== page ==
Almost anything is considered normal when it comes to your periods while breastfeeding. All women experience a time of postpartum bleeding following birth which is not considered a menstrual period. If bottle-feeding, most mothers will have their first real period not long after this.
One of the peculiar perks of pregnancy is nine-plus months of no period. But after your baby is born, it's just a matter of time before Aunt Flo pops in and says, "I'm baaaack! Still, your period will return eventually — and it could make its appearance in the first few months even if you are breastfeeding.
What would a National Breastfeeding Month series from a menstrual cup company be without a post on periods?? Gone are the days of perfectly timed cycles and knowing when you would start. Breastfeeding naturally delays ovulation. Our bodies release a hormone called prolactin while nursing, this is the hormone that suppresses ovulation and thereby keeps away periods and the chance of getting pregnant.
A: If you're not breastfeeding, it usually takes about six to eight weeks for your period to return to normal after delivery. If you're nursing, there's no need to stock up on tampons just yet. The hormones circulating while you're breastfeeding can temporarily suspend ovulation, so you may not see a period or experience a regular one until you wean your baby.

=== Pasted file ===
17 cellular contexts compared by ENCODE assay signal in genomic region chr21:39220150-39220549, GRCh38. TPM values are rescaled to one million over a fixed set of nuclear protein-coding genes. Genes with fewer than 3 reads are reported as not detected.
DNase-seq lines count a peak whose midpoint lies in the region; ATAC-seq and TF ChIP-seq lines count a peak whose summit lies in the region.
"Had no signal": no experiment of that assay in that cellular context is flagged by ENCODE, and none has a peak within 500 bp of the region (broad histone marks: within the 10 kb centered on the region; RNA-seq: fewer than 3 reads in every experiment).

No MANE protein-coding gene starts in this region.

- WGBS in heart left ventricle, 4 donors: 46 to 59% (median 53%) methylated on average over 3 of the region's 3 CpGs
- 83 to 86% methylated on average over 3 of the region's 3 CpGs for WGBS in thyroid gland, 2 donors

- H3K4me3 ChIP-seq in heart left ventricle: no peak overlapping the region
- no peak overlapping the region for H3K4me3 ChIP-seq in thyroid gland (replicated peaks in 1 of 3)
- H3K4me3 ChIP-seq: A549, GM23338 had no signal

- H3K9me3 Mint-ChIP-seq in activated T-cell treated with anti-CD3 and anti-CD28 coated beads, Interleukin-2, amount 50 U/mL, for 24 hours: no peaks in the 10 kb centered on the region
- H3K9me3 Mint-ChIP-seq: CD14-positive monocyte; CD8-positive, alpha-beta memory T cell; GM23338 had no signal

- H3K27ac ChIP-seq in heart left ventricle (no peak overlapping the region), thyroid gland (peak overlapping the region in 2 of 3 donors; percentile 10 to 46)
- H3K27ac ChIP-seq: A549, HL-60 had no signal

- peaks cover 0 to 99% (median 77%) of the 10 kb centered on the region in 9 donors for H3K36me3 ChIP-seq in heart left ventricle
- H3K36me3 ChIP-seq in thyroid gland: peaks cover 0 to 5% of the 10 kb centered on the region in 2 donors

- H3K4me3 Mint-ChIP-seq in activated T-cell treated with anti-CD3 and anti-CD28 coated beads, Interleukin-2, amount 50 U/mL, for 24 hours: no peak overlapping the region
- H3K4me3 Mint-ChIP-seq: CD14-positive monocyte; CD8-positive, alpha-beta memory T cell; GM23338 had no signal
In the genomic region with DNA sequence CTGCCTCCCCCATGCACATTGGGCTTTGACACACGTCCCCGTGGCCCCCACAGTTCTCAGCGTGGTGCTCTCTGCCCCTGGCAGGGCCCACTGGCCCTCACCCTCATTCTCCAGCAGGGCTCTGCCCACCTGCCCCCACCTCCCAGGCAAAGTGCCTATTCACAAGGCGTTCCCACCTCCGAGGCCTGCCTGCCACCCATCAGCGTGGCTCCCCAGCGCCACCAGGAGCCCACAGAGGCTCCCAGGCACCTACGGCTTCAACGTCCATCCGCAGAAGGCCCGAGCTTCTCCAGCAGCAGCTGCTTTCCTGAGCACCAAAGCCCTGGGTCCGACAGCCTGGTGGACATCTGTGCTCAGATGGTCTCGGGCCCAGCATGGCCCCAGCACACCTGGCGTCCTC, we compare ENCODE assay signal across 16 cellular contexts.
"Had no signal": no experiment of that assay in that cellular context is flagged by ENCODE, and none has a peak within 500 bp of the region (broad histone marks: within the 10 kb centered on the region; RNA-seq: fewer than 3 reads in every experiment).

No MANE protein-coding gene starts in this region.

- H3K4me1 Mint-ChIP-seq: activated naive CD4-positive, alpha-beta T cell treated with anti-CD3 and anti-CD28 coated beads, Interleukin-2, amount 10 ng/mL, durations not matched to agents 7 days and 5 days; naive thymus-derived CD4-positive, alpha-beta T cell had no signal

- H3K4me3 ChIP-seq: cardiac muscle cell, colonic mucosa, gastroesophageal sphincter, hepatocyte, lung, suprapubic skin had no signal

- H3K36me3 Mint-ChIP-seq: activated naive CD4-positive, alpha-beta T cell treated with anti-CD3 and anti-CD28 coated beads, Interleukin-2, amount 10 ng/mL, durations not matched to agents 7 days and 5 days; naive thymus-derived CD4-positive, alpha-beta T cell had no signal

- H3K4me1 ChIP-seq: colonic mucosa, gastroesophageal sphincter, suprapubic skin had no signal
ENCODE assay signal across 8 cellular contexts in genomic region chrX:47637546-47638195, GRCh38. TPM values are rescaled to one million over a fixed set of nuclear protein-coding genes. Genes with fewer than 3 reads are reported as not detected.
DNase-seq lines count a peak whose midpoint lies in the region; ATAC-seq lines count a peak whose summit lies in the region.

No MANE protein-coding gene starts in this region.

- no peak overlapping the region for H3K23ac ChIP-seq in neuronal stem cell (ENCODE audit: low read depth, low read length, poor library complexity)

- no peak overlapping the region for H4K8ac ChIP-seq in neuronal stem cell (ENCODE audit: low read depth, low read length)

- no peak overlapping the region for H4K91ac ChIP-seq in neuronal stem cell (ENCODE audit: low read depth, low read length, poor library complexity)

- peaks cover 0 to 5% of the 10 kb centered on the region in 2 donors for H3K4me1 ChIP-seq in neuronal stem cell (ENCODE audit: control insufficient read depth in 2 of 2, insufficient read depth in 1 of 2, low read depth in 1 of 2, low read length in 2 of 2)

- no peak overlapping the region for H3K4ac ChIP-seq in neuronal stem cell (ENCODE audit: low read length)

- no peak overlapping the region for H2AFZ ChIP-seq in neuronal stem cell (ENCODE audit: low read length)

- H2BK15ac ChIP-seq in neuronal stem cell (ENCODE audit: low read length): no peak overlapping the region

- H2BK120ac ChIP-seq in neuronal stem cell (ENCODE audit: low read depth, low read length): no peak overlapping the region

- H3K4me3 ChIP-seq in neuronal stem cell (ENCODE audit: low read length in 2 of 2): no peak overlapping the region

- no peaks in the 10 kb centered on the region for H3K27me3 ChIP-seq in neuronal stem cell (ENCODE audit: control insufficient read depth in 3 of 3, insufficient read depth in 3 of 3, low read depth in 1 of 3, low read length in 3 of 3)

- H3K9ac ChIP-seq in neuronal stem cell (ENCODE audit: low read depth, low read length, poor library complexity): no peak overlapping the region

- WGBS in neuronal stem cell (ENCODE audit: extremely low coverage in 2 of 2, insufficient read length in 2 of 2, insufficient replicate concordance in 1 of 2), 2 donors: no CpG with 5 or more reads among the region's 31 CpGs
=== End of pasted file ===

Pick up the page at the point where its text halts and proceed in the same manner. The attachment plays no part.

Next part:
Menstruation is connected to fertilitypregnancy, and even breastfeeding. Then, if you decide to breastfeedyour period may stay away for weeks, months, or longer. So, when should you expect your period to return and how will menstruation affect breastfeeding and your baby?
Lactational amenorrhea refers to the natural postpartum infertility that occurs when a woman is not menstruating due to breastfeeding. Many mothers receive conflicting information on the subject of breastfeeding and fertility. Exclusive breastfeeding has in fact been shown to be an excellent form of birth control, but there are certain criteria that must be met for breastfeeding to be used effectively.
Like every female I know, I was more than happy to say goodbye to her for a bit. And who the heck wants to deal with PMS, cramps, and bloody bathroom visits while parenting an infant for the first time? It seemed to me that nature had my back on this one. Much to my surprise, I got my first postpartum period when my baby was just shy of 5 months old he was exclusively breastfeeding around the clock, too.
Human beings have known for centuries that breastfeeding affects fertility, and this has been borne out in recent studies. The individual variations are, however, great. Some women resume their menstrual cycles soon after giving birth, while others do not resume menstruating until the baby is weaned which can be months or years later, depending on how long the baby is nursed.